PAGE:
Changes in age-at-death distribution in low-mortality countries: a nonparametric approach

Nadine Ouellette, Université de Montréal
Robert R. Bourbeau, Université de Montréal

The mortality decrease of the last century has led to substantial modifications in the shape of the survival curve. Recent studies have suggested a number of indicators measuring these changes, which are easy to implement and offer intuitive interpretation. However, these indicators are developed in a parametric setting, which implies fairly rigid theoretical assumptions and modeling structure. In this paper, we propose a flexible nonparametric approach based on regression splines, specifically B-splines with penalties known as P-splines, to improve our monitoring of transformations in the age-at-death distribution over time. The adult modal age at death, which is strictly influenced by adult mortality, and its associated quantiles are used to measure and explain changes in adult and old age mortality. Among the various low-mortality countries studied, some are showing convincing evidence that they may have come through their phase of compression of mortality.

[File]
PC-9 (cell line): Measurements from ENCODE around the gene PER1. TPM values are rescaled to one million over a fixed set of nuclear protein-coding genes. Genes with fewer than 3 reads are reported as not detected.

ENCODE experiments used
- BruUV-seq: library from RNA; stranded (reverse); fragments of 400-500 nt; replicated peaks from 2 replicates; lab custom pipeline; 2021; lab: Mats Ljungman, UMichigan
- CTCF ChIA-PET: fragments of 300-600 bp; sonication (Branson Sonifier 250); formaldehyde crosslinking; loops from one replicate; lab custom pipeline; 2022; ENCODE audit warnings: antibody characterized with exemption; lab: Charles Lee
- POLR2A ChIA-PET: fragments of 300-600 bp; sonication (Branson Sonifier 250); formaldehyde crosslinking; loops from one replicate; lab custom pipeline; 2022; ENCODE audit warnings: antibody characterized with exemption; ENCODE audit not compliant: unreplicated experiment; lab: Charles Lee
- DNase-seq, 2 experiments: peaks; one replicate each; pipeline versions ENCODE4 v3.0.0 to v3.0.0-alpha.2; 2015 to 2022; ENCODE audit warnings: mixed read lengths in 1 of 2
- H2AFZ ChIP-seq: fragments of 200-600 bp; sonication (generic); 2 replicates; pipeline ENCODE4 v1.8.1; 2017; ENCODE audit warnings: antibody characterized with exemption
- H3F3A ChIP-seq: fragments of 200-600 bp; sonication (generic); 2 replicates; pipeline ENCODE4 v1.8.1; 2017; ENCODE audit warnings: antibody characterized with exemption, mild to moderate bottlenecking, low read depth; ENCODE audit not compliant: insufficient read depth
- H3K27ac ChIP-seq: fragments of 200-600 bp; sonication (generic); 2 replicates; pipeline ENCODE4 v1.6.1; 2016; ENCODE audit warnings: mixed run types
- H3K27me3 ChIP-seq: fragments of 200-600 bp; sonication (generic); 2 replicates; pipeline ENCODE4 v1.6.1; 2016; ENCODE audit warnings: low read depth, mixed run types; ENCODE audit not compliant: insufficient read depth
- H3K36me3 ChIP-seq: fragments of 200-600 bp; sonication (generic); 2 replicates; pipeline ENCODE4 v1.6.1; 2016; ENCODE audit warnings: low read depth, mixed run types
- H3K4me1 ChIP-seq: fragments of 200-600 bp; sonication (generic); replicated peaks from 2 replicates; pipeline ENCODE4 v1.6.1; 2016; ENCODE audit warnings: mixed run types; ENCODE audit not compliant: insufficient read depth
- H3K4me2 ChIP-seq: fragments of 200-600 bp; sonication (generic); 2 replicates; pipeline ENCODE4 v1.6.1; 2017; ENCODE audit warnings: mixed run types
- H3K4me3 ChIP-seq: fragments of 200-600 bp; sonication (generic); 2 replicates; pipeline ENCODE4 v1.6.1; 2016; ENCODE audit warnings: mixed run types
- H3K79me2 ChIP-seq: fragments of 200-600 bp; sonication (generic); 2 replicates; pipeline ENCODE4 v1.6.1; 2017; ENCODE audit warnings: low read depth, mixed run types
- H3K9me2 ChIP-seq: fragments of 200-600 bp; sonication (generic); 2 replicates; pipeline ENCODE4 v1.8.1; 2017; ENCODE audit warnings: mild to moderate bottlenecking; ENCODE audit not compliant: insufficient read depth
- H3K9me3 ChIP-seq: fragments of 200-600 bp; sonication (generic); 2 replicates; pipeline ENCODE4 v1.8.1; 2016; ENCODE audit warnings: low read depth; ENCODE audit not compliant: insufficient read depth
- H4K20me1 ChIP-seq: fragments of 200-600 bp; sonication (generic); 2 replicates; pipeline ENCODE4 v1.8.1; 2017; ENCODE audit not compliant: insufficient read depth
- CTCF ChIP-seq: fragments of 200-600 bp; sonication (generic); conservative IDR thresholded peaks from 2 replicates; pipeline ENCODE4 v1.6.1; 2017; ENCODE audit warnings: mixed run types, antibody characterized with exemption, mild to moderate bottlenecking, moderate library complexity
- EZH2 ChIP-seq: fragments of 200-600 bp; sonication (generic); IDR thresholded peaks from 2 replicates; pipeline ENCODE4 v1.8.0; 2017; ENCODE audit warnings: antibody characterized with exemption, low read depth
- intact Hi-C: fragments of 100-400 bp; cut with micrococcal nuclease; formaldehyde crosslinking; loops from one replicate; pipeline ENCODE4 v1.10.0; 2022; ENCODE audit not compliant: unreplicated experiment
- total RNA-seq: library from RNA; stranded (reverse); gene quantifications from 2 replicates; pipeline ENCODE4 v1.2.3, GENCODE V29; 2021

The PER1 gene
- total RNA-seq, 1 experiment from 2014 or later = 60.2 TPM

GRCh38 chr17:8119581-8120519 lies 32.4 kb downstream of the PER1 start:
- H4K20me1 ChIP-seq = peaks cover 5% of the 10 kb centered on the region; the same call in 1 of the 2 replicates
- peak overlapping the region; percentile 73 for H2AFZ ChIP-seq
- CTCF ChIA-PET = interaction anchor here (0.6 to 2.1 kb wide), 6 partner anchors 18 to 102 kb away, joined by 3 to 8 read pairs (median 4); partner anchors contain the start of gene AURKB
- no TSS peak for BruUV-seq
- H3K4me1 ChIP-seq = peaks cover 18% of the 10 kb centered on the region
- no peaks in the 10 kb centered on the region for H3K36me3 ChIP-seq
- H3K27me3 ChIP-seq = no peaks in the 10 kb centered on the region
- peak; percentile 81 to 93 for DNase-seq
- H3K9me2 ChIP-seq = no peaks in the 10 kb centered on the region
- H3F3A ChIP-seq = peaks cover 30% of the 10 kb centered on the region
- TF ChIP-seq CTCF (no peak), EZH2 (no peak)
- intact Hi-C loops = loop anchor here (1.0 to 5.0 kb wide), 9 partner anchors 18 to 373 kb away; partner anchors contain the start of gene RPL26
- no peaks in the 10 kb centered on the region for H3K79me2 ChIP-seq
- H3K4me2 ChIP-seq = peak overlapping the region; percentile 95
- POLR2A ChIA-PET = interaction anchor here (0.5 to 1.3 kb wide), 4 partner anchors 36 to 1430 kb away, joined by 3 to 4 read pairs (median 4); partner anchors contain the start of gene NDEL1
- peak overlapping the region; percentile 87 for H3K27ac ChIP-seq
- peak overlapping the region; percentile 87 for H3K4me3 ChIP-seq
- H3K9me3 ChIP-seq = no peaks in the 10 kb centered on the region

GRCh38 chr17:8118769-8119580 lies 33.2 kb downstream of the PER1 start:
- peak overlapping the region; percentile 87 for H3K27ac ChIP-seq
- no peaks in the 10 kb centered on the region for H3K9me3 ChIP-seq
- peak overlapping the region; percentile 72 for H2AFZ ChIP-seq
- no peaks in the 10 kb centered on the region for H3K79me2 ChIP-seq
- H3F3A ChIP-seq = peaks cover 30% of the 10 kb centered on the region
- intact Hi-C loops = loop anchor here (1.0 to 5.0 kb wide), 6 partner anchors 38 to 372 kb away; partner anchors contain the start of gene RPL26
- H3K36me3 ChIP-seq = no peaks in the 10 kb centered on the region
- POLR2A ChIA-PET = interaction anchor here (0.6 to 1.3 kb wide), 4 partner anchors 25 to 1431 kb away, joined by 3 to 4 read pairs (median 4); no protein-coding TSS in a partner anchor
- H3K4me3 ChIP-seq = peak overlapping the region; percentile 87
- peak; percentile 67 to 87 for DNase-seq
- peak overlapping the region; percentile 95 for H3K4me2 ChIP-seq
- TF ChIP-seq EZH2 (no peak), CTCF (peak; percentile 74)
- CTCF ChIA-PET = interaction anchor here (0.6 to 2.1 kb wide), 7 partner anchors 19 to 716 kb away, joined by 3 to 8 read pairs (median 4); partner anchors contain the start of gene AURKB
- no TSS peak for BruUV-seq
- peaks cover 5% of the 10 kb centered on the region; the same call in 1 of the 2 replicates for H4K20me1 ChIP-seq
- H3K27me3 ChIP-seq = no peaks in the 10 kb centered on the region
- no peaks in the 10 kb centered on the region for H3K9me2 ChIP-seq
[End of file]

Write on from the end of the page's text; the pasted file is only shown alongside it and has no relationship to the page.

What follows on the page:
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Presented in Session 110: Health, mortality and longevity